B. Buttons
time limit per test
1 second
memory limit per test
256 megabytes
standard input
standard output

Manao is trying to open a rather challenging lock. The lock has n buttons on it and to open it, you should press the buttons in a certain order to open the lock. When you push some button, it either stays pressed into the lock (that means that you've guessed correctly and pushed the button that goes next in the sequence), or all pressed buttons return to the initial position. When all buttons are pressed into the lock at once, the lock opens.

Consider an example with three buttons. Let's say that the opening sequence is: {2, 3, 1}. If you first press buttons 1 or 3, the buttons unpress immediately. If you first press button 2, it stays pressed. If you press 1 after 2, all buttons unpress. If you press 3 after 2, buttons 3 and 2 stay pressed. As soon as you've got two pressed buttons, you only need to press button 1 to open the lock.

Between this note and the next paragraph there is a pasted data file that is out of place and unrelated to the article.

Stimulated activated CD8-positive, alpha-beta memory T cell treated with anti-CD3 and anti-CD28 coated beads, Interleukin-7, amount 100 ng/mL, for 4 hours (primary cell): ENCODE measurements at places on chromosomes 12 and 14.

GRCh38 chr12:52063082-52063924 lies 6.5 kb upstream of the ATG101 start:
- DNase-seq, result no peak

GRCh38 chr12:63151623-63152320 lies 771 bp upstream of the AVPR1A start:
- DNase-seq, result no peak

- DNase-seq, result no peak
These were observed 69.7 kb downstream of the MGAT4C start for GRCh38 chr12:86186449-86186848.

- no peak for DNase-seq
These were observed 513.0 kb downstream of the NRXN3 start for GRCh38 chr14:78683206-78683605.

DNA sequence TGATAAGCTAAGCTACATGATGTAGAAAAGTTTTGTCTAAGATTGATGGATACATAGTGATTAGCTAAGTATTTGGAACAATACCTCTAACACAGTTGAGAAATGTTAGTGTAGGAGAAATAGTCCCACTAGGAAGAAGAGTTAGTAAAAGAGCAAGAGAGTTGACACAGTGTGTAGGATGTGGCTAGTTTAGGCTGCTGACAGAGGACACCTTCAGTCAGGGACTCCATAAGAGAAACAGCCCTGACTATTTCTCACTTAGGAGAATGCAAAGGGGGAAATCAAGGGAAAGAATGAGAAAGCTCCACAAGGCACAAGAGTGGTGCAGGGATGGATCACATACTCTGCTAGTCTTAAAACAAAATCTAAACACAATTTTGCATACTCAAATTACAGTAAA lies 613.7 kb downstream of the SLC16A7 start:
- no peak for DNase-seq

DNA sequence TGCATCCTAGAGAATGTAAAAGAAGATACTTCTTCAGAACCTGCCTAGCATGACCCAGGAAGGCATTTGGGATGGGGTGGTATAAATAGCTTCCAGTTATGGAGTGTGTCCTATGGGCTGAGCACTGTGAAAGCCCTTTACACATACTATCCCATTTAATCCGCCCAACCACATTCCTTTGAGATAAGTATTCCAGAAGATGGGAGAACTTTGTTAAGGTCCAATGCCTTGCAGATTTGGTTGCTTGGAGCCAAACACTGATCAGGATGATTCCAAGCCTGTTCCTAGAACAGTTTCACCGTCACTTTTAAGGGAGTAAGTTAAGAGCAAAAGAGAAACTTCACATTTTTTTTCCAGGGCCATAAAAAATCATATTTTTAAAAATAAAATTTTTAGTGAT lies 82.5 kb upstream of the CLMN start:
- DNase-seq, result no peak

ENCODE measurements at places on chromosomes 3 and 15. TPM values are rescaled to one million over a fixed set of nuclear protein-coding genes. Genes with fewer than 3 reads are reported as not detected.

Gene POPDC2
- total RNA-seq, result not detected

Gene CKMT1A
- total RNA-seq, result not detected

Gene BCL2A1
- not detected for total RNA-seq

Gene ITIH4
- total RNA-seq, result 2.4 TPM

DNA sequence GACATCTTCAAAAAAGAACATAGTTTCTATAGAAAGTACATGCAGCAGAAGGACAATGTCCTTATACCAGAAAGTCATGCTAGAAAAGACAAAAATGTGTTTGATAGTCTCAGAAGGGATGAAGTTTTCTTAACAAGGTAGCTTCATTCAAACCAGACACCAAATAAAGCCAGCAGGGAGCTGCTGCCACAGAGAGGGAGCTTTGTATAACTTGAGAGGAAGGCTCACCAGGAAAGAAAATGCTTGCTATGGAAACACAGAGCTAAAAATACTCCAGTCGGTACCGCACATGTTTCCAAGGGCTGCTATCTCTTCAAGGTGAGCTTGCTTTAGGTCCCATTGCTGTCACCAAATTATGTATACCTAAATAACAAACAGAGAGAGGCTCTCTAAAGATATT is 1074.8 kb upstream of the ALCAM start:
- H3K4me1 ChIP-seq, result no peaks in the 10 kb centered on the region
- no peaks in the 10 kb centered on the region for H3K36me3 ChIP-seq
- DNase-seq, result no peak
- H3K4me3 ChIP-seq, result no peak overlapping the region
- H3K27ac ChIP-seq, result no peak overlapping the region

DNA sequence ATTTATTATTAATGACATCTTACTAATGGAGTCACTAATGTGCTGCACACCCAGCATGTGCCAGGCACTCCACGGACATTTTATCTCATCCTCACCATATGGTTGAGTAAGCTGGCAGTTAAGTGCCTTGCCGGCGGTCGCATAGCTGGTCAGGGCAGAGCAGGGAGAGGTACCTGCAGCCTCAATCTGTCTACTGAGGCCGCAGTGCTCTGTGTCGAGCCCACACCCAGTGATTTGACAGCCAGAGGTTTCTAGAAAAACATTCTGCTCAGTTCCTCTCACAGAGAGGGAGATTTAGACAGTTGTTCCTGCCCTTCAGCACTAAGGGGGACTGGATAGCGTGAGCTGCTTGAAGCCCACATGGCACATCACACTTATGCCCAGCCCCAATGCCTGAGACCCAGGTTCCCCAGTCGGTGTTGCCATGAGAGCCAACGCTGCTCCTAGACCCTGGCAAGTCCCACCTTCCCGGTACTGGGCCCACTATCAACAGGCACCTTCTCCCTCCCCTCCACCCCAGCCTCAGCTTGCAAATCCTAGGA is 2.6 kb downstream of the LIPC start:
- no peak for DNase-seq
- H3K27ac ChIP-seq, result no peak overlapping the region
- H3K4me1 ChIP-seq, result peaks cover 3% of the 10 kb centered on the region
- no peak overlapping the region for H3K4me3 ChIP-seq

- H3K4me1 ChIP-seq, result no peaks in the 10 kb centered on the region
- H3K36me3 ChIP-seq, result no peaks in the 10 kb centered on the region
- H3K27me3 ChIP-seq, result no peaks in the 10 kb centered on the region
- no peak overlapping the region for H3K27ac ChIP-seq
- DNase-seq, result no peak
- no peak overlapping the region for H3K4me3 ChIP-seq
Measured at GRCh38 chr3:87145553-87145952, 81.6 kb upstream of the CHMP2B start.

Manao doesn't know the opening sequence. But he is really smart and he is going to act in the optimal way. Calculate the number of times he's got to push a button in order to open the lock in the worst-case scenario.


A single line contains integer n (1 ≤ n ≤ 2000) — the number of buttons the lock has.


In a single line print the number of times Manao has to push a button in the worst-case scenario.


Consider the first test sample. Manao can fail his first push and push the wrong button. In this case he will already be able to guess the right one with his second push. And his third push will push the second right button. Thus, in the worst-case scenario he will only need 3 pushes.